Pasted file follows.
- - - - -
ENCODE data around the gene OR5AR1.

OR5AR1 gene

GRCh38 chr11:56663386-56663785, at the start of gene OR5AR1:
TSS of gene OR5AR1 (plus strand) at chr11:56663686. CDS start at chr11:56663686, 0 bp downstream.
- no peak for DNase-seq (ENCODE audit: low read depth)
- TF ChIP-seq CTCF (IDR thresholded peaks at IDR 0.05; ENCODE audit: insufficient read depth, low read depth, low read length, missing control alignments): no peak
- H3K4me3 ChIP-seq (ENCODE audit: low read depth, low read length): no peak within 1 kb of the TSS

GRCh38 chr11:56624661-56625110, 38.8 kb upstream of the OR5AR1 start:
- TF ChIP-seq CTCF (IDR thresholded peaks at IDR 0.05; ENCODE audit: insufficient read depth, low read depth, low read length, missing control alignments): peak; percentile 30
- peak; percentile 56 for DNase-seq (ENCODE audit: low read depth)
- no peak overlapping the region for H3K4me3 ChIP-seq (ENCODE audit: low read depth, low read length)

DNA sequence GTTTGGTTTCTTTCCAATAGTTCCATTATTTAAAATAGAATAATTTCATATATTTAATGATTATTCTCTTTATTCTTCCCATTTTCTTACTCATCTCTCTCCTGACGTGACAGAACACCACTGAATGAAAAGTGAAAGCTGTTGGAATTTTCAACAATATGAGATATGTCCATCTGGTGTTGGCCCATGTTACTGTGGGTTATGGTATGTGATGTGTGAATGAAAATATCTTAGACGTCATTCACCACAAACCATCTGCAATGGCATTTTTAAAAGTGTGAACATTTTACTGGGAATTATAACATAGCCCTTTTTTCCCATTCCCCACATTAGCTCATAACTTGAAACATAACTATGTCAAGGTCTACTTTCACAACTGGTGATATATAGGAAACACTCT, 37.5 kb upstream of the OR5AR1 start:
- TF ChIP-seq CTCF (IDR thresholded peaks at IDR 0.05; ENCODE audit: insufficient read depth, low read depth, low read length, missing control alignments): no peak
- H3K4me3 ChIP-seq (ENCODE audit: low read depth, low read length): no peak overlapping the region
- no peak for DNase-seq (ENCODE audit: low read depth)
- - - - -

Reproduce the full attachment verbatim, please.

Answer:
ENCODE data around the gene OR5AR1.

OR5AR1 gene

GRCh38 chr11:56663386-56663785, at the start of gene OR5AR1:
TSS of gene OR5AR1 (plus strand) at chr11:56663686. CDS start at chr11:56663686, 0 bp downstream.
- no peak for DNase-seq (ENCODE audit: low read depth)
- TF ChIP-seq CTCF (IDR thresholded peaks at IDR 0.05; ENCODE audit: insufficient read depth, low read depth, low read length, missing control alignments): no peak
- H3K4me3 ChIP-seq (ENCODE audit: low read depth, low read length): no peak within 1 kb of the TSS

GRCh38 chr11:56624661-56625110, 38.8 kb upstream of the OR5AR1 start:
- TF ChIP-seq CTCF (IDR thresholded peaks at IDR 0.05; ENCODE audit: insufficient read depth, low read depth, low read length, missing control alignments): peak; percentile 30
- peak; percentile 56 for DNase-seq (ENCODE audit: low read depth)
- no peak overlapping the region for H3K4me3 ChIP-seq (ENCODE audit: low read depth, low read length)

DNA sequence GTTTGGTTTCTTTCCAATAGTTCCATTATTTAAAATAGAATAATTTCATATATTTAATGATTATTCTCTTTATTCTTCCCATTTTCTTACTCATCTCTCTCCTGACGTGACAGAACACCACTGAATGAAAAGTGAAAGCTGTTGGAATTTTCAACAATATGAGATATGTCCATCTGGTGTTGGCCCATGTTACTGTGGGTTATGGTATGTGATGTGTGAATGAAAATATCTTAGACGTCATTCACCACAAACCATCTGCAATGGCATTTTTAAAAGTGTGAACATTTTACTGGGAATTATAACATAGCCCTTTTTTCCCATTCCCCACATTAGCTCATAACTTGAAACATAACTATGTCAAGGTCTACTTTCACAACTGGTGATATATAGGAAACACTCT, 37.5 kb upstream of the OR5AR1 start:
- TF ChIP-seq CTCF (IDR thresholded peaks at IDR 0.05; ENCODE audit: insufficient read depth, low read depth, low read length, missing control alignments): no peak
- H3K4me3 ChIP-seq (ENCODE audit: low read depth, low read length): no peak overlapping the region
- no peak for DNase-seq (ENCODE audit: low read depth)